A: When I was working for Ferrero in Frankfurt in the early 2000s, I oversaw this entire area, which included Poland, Hungary, Austria, the Balkans, the Czech Republic, Slovakia and Russia. I realized — and you don't have to go to Harvard to understand this — that the future lay here in Russia and this country would go forward. I was coming here quite often and I could see it, I could feel it.

So I spoke to Giovanni Ferraro, my boss. I told him: "Look, Giovanni, the future is Russia, and the best thing I can do for Ferrero is develop that country. So I would like to go there." He asked me, "How would your wife feel?" I said: "No problem. I'll go there. I'll live there. But there's one deal that you and I must make. You trust me, and I trust you. So give me a blank check." He said, "Arturo, you're right." And that was it.

Giovanni gave me the firepower to really move forward. He gets full credit for Russia. We only had about 150 people here at the time, and now we have more than 2,000. We've grown very fast because we advertised, we hired and we motivated people. That was my commitment. I fulfilled my commitment, and Giovanni fulfilled his. That was the basis for this fantastic growth. We built a huge factory in the Vladimir region.

Why have I stayed eight years? Because I needed to make the factory happen and grow. We built the factory only three years ago, and we obviously have to justify the investment and carry on growing the people. We believe in growing people.

Q: What is your secret to successfully managing people and business in Russia?

A: Managing people is the same everywhere in the world. Don't believe any of this talk about it being different here. The advantage I have is that I like people. I love people. And I can learn from everyone — that is my belief. When I ask the cleaning lady, "How is everything?" I'm sure I'm going to get something out of that. I've always been this way, and it has always worked in every country where I've lived. I talk to the heart of the people.

I'm very close to people. By the way, I don't have a secretary. No, no. I have two cell phones, and people call me directly. We have two ladies who handle things like reservations, but I don't have a person who says: "Oh no, Mr. Cardelus has a meeting at 2 o'clock. You cannot see him."

Values are very important. Look at all the stars there. [Cardelus points to a collection of paper silver stars affixed to the ceiling above his desk.] You see all the stars have words on them: "encouragement," "creativity," "openness," "humanity," "fairness" and "trust." These are the values that we push in this company. [Cardelus points to a row of silver-star trophies beside his desk.] I will be giving these stars to the people who represent these characteristics best.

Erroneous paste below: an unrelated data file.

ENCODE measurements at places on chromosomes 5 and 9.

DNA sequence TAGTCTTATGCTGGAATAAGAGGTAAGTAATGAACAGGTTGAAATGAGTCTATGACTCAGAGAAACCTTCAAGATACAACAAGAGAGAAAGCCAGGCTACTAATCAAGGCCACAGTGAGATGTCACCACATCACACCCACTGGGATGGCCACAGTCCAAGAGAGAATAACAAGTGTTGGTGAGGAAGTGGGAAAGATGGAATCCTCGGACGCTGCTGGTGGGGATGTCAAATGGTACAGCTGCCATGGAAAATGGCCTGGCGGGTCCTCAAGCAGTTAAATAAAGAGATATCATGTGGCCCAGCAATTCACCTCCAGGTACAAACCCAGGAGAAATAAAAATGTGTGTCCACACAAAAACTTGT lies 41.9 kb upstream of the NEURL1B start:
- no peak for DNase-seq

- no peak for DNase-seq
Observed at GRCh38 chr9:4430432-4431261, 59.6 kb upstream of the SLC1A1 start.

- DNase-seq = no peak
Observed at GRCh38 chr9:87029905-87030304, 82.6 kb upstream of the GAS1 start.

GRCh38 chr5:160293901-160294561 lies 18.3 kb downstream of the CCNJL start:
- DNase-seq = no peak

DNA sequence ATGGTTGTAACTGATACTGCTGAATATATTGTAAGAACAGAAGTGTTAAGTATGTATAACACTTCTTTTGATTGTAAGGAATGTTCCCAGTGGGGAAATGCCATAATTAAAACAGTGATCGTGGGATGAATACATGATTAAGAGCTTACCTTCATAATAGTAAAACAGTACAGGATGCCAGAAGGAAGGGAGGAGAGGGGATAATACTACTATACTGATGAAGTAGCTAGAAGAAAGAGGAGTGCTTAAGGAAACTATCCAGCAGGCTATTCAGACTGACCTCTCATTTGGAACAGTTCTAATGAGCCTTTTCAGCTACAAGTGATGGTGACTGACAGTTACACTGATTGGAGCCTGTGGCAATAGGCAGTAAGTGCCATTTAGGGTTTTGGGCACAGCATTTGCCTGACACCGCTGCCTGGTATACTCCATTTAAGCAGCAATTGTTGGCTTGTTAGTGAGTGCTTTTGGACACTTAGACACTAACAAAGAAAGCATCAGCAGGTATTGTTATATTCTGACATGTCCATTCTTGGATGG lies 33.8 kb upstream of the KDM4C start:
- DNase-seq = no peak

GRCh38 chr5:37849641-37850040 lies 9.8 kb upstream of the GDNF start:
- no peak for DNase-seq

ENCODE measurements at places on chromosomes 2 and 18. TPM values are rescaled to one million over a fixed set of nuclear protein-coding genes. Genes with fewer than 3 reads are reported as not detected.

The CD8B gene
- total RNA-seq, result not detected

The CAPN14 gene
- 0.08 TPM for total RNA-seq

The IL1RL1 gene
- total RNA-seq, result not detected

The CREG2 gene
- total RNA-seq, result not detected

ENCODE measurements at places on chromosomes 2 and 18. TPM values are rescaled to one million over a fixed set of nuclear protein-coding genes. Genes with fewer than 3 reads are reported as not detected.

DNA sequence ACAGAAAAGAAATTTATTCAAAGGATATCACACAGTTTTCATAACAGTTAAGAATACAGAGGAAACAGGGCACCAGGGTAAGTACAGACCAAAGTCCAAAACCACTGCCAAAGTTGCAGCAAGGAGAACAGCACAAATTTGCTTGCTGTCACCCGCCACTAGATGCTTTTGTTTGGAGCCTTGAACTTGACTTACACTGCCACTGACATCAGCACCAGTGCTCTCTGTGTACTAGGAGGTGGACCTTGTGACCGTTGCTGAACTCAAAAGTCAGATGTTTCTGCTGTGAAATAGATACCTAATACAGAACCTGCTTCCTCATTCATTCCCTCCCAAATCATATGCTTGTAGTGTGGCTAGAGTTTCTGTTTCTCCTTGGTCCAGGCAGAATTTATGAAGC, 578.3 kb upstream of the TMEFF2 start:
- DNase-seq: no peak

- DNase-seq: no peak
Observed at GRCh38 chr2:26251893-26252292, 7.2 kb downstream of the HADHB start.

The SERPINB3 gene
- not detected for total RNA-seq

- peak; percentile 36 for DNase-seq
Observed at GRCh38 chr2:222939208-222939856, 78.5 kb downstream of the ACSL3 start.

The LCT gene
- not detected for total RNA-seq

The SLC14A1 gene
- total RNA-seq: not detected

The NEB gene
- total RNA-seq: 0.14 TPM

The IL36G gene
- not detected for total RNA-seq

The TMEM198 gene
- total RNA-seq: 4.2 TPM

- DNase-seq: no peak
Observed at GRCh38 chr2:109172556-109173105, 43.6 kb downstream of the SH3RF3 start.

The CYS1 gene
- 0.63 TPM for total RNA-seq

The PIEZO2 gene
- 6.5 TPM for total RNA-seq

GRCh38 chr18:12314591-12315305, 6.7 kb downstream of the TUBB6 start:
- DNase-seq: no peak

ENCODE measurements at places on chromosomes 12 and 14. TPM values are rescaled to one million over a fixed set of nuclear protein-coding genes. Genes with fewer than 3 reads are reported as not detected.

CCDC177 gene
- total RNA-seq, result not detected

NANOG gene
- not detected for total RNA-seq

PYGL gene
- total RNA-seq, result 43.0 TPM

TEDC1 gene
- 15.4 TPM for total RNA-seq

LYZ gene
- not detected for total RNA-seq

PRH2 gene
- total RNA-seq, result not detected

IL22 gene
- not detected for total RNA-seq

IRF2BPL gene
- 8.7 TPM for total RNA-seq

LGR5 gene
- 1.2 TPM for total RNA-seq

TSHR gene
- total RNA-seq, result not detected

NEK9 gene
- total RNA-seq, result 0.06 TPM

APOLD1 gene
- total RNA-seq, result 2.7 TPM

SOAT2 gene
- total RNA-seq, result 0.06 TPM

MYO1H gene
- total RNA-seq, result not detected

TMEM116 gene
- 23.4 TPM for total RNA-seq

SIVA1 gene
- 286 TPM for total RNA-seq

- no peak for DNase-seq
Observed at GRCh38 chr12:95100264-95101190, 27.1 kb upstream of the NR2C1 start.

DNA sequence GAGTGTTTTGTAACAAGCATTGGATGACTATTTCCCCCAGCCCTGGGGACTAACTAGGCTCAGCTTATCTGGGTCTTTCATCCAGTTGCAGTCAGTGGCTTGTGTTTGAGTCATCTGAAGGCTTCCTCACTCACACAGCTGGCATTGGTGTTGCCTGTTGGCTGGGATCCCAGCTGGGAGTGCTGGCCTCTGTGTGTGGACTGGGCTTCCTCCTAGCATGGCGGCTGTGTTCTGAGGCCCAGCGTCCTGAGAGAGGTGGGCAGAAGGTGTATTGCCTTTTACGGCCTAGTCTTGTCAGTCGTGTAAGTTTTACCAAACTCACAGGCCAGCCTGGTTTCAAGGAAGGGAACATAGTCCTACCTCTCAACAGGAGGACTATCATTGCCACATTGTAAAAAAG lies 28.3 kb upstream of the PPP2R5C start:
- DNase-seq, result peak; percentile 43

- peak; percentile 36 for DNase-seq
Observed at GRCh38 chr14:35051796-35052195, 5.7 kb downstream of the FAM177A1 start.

Q: How else do you promote values?

A: The most important way is by example. You have to give a good example. Always. That's the key. If you fail — if you fail once — that's it. Your credibility is gone. I have never failed once. I have never dreamed of failing, of not being honest or trustworthy or credible. Never, never, never. It's part of my core being. This is the way I've always been. This is the way I've always run companies, and it has always worked.

Here's an example: When I travel, it's very important for me to arrive back in Moscow on a Sunday, so I'm here in the office on Monday morning. That is very important, so people see you and they don't say, "Oh, he's traveling."  

Here's another example — this you will enjoy. I'm here in the office on Dec. 25. I won't be here this coming 25th because it's a Sunday, but on the 26th, I'll be here. Two years ago, the 25th was not on a weekend, and I was at work in Novosibirsk. Why? This is Russia, and I like to say, "Hey, here we are Orthodox." So on the 25th, I'm here. Yes, I'll go to church, but I am here because this is where the people are. I want the people to know that I'm here with them. It's respect.

But I do take off Jan. 1 to 11 — absolutely, no question.

Q: Where did you learn your values?

A: My grandfather, Pedro Munoz Seca, was assassinated in the Spanish Civil War. He could have saved his life by writing in favor of the opposite side when he was in prison. But he didn't. That's honor, and I can never betray that.

My mother and my uncles were always telling us about my grandfather when we were growing up. So this tremendous sense of honor was really instilled in us. I try to transmit these values to our people.

Q: Who or what inspires you?

A: First, my grandfather, my parents, wife and children.